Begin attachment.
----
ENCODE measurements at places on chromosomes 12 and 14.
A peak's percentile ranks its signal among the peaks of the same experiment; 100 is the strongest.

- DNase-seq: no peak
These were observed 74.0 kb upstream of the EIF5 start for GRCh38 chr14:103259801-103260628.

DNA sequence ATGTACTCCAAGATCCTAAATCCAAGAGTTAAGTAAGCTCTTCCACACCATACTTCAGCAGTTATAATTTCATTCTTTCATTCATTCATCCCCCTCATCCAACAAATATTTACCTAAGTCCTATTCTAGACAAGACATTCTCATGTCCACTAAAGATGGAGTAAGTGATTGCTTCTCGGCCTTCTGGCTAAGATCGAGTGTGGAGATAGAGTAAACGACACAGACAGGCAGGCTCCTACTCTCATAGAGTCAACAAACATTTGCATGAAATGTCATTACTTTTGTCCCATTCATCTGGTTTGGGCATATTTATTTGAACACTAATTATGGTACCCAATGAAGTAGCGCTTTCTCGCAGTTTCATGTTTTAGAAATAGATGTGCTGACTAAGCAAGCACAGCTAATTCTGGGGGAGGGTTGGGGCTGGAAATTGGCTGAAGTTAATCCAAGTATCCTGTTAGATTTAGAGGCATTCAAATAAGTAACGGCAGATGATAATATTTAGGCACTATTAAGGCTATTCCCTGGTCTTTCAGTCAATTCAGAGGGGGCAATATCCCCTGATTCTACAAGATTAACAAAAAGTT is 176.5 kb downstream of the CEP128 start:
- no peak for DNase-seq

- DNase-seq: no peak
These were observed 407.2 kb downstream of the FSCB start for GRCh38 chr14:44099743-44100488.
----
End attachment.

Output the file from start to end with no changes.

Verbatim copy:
ENCODE measurements at places on chromosomes 12 and 14.
A peak's percentile ranks its signal among the peaks of the same experiment; 100 is the strongest.

- DNase-seq: no peak
These were observed 74.0 kb upstream of the EIF5 start for GRCh38 chr14:103259801-103260628.

DNA sequence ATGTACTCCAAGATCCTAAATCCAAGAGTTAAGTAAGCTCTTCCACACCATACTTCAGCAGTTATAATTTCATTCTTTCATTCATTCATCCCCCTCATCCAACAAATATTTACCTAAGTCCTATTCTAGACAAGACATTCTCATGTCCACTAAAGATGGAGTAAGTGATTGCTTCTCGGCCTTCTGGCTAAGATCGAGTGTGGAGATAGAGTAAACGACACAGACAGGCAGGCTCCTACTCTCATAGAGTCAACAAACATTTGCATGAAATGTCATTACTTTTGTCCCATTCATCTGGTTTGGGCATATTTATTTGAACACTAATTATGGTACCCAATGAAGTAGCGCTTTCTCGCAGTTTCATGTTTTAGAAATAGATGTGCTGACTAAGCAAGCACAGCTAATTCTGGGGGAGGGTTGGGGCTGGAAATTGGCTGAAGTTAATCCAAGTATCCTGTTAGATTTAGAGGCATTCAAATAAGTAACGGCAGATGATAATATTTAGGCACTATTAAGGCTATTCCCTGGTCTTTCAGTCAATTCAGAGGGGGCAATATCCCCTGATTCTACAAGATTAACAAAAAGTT is 176.5 kb downstream of the CEP128 start:
- no peak for DNase-seq

- DNase-seq: no peak
These were observed 407.2 kb downstream of the FSCB start for GRCh38 chr14:44099743-44100488.